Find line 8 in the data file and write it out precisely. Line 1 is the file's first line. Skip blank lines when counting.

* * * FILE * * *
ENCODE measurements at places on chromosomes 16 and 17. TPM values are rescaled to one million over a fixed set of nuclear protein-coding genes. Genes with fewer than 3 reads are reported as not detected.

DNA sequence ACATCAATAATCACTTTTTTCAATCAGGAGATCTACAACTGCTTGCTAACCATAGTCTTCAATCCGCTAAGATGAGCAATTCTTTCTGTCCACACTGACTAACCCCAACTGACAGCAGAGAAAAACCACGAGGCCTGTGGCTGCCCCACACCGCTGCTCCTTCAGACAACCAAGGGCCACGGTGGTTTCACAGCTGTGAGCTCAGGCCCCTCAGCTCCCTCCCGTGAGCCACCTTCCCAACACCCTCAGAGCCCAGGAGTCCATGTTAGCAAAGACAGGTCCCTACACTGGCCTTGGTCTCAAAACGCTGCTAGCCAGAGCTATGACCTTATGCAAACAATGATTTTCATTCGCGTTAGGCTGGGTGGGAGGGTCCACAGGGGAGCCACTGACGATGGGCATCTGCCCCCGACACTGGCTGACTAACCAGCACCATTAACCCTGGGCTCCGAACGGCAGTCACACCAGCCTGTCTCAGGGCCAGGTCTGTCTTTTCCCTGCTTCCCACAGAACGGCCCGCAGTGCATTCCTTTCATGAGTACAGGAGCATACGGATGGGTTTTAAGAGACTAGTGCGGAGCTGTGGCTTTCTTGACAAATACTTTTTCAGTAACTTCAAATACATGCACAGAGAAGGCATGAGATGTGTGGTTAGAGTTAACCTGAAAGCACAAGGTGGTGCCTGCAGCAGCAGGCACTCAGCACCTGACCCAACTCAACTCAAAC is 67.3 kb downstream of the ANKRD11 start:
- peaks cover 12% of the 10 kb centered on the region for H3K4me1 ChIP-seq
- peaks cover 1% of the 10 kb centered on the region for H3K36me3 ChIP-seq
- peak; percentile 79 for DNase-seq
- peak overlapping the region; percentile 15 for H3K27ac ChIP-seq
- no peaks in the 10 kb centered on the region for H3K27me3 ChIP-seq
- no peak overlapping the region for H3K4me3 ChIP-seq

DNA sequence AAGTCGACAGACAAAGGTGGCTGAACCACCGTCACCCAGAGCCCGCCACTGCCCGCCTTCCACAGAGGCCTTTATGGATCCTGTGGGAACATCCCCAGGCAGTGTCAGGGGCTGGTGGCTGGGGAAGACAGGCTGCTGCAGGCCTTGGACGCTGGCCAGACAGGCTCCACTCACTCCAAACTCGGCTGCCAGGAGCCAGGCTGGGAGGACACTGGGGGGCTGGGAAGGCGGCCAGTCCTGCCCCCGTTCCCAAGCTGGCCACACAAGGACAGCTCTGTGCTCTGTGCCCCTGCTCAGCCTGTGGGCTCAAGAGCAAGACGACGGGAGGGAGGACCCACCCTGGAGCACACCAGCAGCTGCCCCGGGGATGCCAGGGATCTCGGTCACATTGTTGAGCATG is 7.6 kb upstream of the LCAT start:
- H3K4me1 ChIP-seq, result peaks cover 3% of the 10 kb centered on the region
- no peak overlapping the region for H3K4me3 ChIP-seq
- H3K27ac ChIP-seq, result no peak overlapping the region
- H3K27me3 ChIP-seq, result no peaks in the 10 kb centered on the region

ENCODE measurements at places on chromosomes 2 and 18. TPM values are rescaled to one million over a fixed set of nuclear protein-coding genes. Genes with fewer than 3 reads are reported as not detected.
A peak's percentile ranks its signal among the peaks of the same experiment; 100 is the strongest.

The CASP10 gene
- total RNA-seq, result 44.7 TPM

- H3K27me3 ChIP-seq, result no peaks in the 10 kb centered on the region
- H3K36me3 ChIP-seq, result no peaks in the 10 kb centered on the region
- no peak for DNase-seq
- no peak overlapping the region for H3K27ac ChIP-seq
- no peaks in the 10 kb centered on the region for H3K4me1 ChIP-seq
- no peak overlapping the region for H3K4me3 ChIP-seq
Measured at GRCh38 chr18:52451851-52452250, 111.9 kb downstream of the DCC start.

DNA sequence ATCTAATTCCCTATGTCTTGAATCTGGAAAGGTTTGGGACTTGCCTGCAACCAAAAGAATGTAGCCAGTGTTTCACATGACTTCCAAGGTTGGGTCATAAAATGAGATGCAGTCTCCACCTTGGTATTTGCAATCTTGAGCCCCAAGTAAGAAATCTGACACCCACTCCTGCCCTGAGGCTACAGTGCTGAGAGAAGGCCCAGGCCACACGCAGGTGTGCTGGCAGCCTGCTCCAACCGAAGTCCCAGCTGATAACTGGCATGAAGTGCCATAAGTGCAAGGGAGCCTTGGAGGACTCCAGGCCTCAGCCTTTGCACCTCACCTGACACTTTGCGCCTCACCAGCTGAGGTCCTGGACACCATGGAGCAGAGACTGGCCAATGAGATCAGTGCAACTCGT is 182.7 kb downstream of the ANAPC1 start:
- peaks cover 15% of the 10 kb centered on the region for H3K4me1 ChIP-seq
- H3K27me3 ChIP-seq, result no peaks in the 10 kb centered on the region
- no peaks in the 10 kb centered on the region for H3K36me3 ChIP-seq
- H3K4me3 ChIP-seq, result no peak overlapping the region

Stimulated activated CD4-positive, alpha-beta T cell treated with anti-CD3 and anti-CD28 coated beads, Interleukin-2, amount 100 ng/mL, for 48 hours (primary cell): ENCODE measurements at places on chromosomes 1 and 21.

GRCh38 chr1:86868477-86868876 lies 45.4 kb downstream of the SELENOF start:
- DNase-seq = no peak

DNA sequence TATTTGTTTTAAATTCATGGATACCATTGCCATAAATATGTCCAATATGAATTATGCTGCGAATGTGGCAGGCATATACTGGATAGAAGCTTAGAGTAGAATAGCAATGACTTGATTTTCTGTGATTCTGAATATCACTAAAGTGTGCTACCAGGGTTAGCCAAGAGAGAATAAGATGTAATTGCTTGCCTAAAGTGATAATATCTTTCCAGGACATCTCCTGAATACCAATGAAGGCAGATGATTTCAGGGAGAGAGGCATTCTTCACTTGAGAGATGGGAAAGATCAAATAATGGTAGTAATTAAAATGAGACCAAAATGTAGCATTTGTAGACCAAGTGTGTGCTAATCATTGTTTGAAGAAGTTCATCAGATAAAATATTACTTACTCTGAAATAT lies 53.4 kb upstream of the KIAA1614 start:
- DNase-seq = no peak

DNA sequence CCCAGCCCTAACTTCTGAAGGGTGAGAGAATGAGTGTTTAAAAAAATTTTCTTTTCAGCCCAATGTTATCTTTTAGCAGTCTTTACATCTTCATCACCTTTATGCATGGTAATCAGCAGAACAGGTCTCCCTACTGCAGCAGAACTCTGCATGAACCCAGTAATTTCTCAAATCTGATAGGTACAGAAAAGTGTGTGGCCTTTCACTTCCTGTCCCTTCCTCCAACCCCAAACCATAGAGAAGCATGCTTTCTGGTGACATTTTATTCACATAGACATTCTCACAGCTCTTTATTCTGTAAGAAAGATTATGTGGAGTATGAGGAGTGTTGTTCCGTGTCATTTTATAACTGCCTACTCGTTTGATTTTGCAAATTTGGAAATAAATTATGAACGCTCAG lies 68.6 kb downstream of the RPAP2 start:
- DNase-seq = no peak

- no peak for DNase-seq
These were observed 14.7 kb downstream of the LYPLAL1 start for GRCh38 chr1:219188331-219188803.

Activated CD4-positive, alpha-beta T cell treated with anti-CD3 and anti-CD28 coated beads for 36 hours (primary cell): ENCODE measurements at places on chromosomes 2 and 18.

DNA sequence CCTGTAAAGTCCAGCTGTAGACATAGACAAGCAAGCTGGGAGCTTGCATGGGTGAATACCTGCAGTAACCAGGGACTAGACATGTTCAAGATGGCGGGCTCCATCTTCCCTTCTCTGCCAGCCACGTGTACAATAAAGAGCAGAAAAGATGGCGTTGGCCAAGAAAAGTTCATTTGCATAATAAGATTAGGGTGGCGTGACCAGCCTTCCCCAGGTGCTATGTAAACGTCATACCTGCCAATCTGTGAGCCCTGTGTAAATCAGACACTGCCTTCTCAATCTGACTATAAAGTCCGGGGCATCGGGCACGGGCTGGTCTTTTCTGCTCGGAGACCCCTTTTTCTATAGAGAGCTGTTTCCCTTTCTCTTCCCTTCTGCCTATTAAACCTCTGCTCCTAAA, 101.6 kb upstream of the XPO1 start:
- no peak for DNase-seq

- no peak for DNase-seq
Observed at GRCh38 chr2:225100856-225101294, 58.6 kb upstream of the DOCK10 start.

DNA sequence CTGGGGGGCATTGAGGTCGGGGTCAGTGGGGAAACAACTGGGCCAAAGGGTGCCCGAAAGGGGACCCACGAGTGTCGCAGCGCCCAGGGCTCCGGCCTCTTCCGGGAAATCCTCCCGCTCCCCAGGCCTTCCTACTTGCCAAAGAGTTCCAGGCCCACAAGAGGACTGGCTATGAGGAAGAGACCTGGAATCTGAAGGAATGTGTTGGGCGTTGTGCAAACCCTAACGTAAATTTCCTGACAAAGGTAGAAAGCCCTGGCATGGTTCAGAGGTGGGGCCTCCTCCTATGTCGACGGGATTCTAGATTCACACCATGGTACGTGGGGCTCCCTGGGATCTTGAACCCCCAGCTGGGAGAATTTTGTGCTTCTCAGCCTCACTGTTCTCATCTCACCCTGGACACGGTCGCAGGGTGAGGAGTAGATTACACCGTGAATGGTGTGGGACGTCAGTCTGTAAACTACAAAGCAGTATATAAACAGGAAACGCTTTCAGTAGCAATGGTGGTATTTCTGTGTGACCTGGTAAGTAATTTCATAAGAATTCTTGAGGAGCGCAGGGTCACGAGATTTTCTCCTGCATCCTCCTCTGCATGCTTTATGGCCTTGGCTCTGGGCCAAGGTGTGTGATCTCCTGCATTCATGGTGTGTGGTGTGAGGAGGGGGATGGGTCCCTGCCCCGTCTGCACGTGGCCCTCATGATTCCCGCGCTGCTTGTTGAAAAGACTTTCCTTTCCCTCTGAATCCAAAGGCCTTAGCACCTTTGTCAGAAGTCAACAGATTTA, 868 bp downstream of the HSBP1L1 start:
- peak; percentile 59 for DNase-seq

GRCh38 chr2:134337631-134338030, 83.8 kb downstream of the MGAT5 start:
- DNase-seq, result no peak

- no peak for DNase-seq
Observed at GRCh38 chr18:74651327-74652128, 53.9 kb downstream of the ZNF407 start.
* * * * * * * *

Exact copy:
- no peak overlapping the region for H3K4me3 ChIP-seq